Before crossing the finish line in second place over 25 hours after he started, he hit a low point at mile 280 when he called his wife Vanessa. “I just walked over a mile through mud… this is f***ed,” he told her. Matt Acker won the inaugural death march race.

2018 Dirty Kanza

That’s gonna be a high TSS score. Photo courtesy Linda Guerrette Photography

With no aid stations or crews allowed, Hauswald was in and out of gas-station convenience stores with precision. Four or five liters of water, ice from the soda fountain, ginger-ale, and at one stop, an egg-sausage-cheese breakfast biscuit. “I’d get what I needed, then I’d go out and yard-sale sale everything as I refilled my bottles, pull out old-trash, and repacked my nutrition,” he recalled.

2018 Dirty Kanza

Racing through the night at the DKXL. Photo courtesy Linda Guerrette Photography

Why did he do it? “As a rule, I always want to challenge myself with new challenges… but this was definitely on the edge of what I’m capable of doing,” he said. “I had to honor the invite, though… When Jim Cummings calls, you answer!”

2018 Dirty Kanza

Aero was everything for DK “normal” winner Ted King. Photo by Wil Matthews

Meanwhile, GU Crew rider Geoff Kabush rattled up some “controversy” with a pre-race editorial about the dangers of using aero-bars in a mass-start gravel race. Then he crushed the 206-mile Dirty Kanza for a third-place finish despite a flat tire early in the race. Former WorldTour pro road racer Ted King was first, with Josh Berry slotting second.

2018 Dirty Kanza

The long road behind and ahead for Keough. Photo by Wil Matthews

Also racing the 206-mile event was last year’s Dirty Kanza Queen and GU Crew rider Alison Tetrick, who came back to defend her crown this year. Despite a cold, she earned herself a third-place podium finish. Kaitie Keough took the win with Amanda Nauman in second. King and Keough both ride for Cannondale, who provided this video recap.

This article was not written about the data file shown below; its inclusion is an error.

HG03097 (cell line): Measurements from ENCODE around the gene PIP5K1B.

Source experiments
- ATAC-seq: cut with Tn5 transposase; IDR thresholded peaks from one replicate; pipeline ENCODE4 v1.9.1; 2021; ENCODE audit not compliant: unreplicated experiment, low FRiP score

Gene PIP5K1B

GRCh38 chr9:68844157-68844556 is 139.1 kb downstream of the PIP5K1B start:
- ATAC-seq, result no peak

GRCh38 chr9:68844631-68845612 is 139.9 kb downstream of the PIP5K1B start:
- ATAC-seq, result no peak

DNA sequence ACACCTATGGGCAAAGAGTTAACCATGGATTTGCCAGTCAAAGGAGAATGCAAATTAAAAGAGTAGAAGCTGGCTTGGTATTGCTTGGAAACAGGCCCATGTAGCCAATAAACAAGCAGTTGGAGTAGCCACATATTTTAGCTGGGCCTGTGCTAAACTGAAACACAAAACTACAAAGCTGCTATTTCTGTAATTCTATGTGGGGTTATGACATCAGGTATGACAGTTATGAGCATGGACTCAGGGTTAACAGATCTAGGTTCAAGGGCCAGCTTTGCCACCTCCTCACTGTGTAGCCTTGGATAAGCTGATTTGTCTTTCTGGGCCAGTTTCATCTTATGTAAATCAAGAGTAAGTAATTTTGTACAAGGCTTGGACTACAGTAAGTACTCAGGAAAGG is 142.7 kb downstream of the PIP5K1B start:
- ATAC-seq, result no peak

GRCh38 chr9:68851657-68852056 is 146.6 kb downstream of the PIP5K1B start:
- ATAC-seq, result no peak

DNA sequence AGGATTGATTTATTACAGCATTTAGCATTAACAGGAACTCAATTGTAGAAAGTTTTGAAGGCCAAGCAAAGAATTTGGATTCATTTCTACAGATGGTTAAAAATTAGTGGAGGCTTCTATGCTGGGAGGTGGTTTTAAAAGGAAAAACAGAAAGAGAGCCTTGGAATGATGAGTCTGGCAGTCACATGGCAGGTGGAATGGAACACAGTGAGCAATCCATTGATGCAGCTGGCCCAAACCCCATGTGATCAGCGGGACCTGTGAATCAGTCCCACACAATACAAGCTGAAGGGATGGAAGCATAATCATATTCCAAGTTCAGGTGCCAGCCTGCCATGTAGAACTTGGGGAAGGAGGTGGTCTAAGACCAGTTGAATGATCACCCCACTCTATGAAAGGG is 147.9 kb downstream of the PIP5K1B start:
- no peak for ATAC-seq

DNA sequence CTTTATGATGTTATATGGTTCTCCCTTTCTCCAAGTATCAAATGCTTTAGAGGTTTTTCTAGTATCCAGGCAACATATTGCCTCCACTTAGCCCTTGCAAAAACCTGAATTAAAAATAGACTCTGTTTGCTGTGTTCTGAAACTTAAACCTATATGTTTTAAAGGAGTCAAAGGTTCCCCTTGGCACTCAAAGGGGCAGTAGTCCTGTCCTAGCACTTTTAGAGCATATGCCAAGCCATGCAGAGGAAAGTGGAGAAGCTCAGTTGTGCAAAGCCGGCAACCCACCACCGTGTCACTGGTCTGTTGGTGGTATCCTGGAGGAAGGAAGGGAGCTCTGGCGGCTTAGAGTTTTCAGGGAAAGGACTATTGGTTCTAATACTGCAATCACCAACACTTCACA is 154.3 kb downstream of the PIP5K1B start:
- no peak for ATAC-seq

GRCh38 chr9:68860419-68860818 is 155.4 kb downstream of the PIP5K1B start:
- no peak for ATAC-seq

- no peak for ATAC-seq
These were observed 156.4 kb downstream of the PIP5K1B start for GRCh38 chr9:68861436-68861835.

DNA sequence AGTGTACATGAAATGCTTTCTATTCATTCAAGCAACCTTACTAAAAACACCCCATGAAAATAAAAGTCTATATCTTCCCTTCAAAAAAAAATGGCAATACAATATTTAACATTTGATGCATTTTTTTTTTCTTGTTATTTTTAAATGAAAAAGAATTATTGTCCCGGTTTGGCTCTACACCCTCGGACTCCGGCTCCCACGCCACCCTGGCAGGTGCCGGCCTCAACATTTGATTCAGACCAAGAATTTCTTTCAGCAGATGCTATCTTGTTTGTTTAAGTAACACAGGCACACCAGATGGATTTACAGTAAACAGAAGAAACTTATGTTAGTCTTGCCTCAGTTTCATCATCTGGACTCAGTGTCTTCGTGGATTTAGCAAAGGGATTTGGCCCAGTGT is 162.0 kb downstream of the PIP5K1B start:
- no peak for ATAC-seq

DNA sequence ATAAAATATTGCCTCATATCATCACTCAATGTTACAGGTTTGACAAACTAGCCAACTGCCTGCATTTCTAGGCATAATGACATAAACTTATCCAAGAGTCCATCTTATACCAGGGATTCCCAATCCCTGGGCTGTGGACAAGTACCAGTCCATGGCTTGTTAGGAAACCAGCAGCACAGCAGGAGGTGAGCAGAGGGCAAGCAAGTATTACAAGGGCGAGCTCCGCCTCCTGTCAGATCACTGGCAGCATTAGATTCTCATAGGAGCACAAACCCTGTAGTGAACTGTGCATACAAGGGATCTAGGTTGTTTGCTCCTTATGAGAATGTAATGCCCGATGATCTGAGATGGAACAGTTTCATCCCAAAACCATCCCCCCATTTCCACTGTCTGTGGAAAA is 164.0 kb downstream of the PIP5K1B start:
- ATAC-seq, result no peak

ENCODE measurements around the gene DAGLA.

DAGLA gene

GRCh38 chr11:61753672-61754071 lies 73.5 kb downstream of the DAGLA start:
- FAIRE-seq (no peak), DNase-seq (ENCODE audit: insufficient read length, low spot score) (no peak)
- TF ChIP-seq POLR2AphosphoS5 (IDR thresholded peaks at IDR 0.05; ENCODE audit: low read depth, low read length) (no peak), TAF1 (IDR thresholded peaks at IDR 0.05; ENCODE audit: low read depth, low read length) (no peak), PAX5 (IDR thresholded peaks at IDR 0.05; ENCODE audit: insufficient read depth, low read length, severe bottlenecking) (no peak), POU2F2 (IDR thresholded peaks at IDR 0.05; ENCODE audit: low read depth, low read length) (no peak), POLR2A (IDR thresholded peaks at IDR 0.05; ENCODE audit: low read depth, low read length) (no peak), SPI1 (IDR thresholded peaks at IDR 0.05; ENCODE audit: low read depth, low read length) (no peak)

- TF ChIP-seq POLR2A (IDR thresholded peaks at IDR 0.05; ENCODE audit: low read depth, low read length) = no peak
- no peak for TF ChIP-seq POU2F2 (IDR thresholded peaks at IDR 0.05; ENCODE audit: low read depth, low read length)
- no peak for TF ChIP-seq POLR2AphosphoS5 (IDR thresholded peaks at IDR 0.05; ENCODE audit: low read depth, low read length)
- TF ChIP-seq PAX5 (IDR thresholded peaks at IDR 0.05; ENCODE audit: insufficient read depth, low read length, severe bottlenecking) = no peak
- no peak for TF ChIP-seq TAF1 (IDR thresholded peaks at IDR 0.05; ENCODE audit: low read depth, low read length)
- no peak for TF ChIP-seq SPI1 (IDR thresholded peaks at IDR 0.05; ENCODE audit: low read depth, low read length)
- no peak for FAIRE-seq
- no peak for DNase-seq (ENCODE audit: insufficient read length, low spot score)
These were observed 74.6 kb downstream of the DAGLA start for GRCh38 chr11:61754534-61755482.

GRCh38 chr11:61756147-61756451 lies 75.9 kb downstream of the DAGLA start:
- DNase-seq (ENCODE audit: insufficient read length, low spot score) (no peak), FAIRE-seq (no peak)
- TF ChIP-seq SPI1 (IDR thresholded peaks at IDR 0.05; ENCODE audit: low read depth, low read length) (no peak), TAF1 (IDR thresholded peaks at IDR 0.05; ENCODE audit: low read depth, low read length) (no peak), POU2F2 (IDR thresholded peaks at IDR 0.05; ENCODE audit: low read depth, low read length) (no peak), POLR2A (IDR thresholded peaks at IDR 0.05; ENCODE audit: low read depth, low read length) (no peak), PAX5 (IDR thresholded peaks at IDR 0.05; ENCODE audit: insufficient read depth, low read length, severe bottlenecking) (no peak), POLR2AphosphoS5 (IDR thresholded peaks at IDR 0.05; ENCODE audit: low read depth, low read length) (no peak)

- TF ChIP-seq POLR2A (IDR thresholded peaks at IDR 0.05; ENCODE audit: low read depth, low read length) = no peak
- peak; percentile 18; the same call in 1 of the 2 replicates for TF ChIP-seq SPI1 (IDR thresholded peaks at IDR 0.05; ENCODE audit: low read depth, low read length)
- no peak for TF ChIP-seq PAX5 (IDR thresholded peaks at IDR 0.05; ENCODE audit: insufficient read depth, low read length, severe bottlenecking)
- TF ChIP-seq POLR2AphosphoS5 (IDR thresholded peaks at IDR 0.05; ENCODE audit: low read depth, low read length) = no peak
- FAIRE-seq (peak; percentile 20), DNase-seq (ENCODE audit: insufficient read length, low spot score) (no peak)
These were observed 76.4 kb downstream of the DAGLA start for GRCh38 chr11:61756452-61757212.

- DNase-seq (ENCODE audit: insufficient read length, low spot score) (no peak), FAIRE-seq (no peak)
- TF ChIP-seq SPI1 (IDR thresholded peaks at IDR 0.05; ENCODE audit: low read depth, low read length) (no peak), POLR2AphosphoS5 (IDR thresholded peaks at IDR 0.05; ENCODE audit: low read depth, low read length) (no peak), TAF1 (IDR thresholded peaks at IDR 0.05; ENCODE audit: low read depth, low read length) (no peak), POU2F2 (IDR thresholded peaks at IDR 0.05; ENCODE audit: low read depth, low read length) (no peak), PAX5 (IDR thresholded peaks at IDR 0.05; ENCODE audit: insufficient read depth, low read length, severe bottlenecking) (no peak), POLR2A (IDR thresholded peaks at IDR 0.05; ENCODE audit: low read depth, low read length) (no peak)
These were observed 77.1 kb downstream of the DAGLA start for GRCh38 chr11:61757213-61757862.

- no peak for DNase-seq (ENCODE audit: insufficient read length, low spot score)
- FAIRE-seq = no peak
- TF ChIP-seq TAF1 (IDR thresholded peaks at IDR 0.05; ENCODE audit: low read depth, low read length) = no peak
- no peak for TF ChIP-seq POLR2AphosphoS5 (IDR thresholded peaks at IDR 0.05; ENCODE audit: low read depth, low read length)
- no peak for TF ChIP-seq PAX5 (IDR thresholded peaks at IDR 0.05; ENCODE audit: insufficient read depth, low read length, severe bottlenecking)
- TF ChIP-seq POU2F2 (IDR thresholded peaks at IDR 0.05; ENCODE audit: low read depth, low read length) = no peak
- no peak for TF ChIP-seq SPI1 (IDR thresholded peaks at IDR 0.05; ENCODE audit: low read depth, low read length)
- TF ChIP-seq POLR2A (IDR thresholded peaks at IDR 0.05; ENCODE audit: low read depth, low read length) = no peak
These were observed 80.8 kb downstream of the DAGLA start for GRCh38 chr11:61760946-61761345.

As for husband and wife duo Jay and Tracey Petervary, they rode the 350-mile DKXL… on a tandem! Rumor has it that Tracey rested her head on Jay’s back and caught some shut-eye during the race. The pair finished in just over 32 hours.

2018 Dirty Kanza

Jay and Tracey Petervary rode the 350-miler on a tandem. Now that is a solid marriage. Photo by Myke Hermsmeyer

And then there was GU co-founder and CEO Brian Vaughan, who lived up to his title of Chief Endurance Officer by braving the 90+ degree heat and finishing the 206-mile Dirty Kanza in just over 16-hours. Lastly, GU ambassador and triathlete Matt Lieto turned in his wetsuit and running shoes for a gravel bike and rode the longest ride of his life for a surprise 17th place finish overall (and second in his age-group).

About the author: RoadBikeReview

RoadBikeReview.com is an online community of cyclists who share a passion for the sport. Visitors of the site regularly purchase gear to upgrade their bikes, share inspiring photos of rides, and keep up to date with the latest industry and technology news. Which products perform best? Where to buy them? Where to ride? How to ride better? Cyclists come to RoadBikeReview.com for the answers.